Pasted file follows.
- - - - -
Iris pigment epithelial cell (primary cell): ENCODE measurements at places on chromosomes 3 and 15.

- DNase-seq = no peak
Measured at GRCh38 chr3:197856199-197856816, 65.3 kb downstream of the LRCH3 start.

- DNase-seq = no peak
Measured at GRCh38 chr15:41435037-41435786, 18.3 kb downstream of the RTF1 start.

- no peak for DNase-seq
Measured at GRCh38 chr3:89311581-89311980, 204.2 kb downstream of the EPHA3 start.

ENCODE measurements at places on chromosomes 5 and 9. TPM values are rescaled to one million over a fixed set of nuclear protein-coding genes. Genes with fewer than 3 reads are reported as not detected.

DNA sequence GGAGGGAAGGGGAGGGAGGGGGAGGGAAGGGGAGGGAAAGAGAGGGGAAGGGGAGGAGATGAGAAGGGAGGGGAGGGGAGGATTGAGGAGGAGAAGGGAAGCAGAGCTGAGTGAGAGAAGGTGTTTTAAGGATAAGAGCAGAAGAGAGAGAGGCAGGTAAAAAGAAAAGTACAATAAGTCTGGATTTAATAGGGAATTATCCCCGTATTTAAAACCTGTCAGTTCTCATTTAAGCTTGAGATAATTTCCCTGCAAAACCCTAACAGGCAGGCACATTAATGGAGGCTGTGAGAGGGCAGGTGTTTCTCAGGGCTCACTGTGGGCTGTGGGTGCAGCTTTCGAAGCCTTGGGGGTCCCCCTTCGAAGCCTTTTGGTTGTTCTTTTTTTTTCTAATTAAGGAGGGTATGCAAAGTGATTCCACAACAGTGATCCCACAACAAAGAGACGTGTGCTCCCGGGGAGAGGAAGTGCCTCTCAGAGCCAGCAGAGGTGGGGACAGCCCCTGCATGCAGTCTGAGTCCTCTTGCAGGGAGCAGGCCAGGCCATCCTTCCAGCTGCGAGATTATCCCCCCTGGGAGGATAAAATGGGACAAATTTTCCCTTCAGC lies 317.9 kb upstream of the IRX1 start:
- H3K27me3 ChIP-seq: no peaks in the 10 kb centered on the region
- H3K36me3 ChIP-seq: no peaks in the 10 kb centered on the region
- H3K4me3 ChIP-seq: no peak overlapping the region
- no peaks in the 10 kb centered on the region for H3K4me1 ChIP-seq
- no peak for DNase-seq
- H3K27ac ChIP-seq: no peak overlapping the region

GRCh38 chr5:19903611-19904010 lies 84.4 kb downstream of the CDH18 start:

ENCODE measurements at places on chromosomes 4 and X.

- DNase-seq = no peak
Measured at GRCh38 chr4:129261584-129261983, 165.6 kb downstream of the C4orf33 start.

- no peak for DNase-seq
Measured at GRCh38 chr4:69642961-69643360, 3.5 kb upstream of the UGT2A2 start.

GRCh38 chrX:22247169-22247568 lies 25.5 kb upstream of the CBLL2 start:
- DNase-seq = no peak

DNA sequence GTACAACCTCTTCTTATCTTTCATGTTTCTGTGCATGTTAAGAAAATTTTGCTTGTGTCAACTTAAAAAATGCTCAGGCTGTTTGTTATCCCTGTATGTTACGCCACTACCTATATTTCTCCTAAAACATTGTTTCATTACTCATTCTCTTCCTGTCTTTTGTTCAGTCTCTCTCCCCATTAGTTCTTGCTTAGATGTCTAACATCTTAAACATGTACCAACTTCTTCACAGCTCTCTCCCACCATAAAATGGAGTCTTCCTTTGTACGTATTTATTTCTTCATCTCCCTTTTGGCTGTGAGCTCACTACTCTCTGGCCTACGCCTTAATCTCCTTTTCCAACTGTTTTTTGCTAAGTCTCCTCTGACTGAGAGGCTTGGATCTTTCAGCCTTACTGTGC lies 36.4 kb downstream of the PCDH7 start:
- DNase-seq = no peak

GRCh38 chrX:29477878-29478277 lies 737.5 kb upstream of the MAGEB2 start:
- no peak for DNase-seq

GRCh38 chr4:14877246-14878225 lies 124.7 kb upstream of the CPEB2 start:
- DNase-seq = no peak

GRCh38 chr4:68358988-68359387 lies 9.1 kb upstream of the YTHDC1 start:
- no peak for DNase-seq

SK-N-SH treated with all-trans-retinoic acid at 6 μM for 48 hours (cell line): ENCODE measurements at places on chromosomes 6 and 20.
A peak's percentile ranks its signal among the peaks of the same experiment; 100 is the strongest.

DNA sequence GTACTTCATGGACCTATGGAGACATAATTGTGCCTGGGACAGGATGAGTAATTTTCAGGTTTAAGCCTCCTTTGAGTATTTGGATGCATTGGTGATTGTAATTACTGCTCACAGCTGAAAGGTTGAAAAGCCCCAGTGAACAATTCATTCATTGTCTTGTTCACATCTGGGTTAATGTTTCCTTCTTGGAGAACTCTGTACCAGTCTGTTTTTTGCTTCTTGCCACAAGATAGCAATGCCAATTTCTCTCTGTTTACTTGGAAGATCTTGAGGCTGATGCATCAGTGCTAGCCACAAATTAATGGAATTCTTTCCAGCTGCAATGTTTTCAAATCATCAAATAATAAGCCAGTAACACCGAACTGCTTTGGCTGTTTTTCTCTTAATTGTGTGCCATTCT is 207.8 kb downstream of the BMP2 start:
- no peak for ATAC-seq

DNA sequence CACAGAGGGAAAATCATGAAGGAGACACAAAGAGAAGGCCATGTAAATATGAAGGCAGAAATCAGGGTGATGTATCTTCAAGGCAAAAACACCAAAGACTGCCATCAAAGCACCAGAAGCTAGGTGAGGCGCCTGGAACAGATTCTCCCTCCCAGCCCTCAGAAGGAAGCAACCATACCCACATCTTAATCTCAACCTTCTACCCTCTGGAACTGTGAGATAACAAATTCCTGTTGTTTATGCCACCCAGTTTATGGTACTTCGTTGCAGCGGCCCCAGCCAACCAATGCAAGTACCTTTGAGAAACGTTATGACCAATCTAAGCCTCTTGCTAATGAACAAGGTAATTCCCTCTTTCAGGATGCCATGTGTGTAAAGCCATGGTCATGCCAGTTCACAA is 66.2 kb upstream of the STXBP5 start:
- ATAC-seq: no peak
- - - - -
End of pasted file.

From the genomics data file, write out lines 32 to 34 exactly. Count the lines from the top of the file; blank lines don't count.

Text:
SK-N-SH treated with all-trans-retinoic acid at 6 μM for 48 hours (cell line): ENCODE measurements at places on chromosomes 6 and 20.
A peak's percentile ranks its signal among the peaks of the same experiment; 100 is the strongest.

DNA sequence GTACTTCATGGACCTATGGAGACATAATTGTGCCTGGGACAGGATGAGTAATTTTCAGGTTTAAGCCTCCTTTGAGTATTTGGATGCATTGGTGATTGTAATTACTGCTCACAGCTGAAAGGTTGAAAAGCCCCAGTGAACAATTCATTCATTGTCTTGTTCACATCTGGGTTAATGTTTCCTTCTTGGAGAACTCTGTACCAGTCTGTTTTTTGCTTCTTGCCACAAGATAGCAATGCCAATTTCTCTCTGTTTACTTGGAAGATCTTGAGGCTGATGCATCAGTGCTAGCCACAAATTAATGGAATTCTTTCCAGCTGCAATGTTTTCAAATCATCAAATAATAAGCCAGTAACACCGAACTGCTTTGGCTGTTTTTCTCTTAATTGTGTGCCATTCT is 207.8 kb downstream of the BMP2 start: